Leader Blues

Monday, April 06, 2009

TOP STORY >> Water project to cost less

Leader staff writer

The waterline that will connect Cabot to Central Arkansas Water was first estimated at $12 million and then lowered to $11.4 million. But the construction bids for the project that came in this week indicate that it will actually cost about $2 million less.

Although the staff and commission that run Cabot WaterWorks will have to analyze the bids and check the credentials of the bidders before any decision can be made, the lowest of the 12 bids received was $8.9 million and the next two lowest were $9.5 million or less.

Cabot Water and Wastewater Commission will meet at 11 a.m. Wednesday to decide who will get the contract to build the 30-inch, 13-mile line from Lake Maumelle to Cabot. Construction is expected to begin this summer and the line should be completed some time in 2011.

During the last monthly meeting, the commission heard a report on audits of Cabot WaterWorks books for 2007 and 2008 that showed the utility is financially sound with good internal controls.

Michael L. Cobb, the certified public accountant who has audited the utility’s books for the three years it has been under the control of a commission, told the commission Thursday night to keep doing what they’re doing.

“You’re in a fiscally sound position that just requires continued prudence,” Cobb said.

Cobb warned that income from water will go down in years when the summers are not too hot and dry and reminded the commission that wastewater rates will need to increase soon.

But those were words that could have gone unsaid. The commission was already fully aware that water profits are down due to a wet summer. And a study for a sewer rate increase is already under way that, with approval of the city council, will relieve wastewater’s “hand-to-mouth” financial status.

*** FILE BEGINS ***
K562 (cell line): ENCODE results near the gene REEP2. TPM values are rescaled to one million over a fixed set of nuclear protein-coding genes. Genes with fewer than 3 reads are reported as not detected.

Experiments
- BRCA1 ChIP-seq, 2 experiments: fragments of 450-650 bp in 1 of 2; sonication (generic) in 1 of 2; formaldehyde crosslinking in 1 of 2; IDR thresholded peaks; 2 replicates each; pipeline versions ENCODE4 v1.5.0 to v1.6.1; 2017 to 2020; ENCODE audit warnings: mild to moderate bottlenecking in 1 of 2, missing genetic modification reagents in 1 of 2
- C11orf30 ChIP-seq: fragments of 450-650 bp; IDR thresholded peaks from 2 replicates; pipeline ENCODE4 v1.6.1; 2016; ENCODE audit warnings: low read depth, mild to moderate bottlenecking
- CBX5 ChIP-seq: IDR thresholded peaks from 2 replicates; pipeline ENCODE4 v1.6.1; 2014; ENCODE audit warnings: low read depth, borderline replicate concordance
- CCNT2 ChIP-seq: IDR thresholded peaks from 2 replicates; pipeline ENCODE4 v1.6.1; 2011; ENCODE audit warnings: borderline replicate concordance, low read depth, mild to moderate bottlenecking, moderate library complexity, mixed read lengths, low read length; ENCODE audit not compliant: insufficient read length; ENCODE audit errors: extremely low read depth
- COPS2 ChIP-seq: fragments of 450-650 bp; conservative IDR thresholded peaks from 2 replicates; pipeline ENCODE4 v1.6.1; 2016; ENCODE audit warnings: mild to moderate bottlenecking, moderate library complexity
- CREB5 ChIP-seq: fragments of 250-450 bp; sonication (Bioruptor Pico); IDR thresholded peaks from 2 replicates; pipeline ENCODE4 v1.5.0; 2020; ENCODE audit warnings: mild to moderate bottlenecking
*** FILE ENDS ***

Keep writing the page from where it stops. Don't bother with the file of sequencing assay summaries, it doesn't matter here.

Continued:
One goal was to reduce the overtime at CWW as well as gas consumption. Tim Joyner, CWW general manager, reported to the commission that both are down.

Joyner also made the commission aware of a potential problem with long water lines like those that will run from Little Rock to Cabot through a connection with Central Arkansas Water, which is supposed to supply the city with water after 2023 as well as the one that could connect the city’s system to Greers Ferry Lake.

The disinfectants used to purify surface water can react with the natural materials in the water, such as decaying vegetation, which are a potential health risk, especially if the water stays in the transmission lines for long periods.

The city is under contract with CAW to buy a minimum of 300,000 gallons of water a day up to 9 million gallons a day after the connection is made to CAW.

However, the city’s connection with Greers Ferry through the Lonoke-White Project, which has been in the works for 15 years, is not as certain.

The Cabot Water and Wastewater Commission has agreed to pay for about 250,000 gallons a day to help build that $65 million project, but not the almost 1 million gallons they have been asked to purchase.

No contracts have been signed, said Bill Cypert, secretary and spokesman for the commission. The commission still needs more information before any decision will be made, he said.

Members of the Lonoke White Project will meet at Ward City Hall at 11:30 a.m. Tuesday.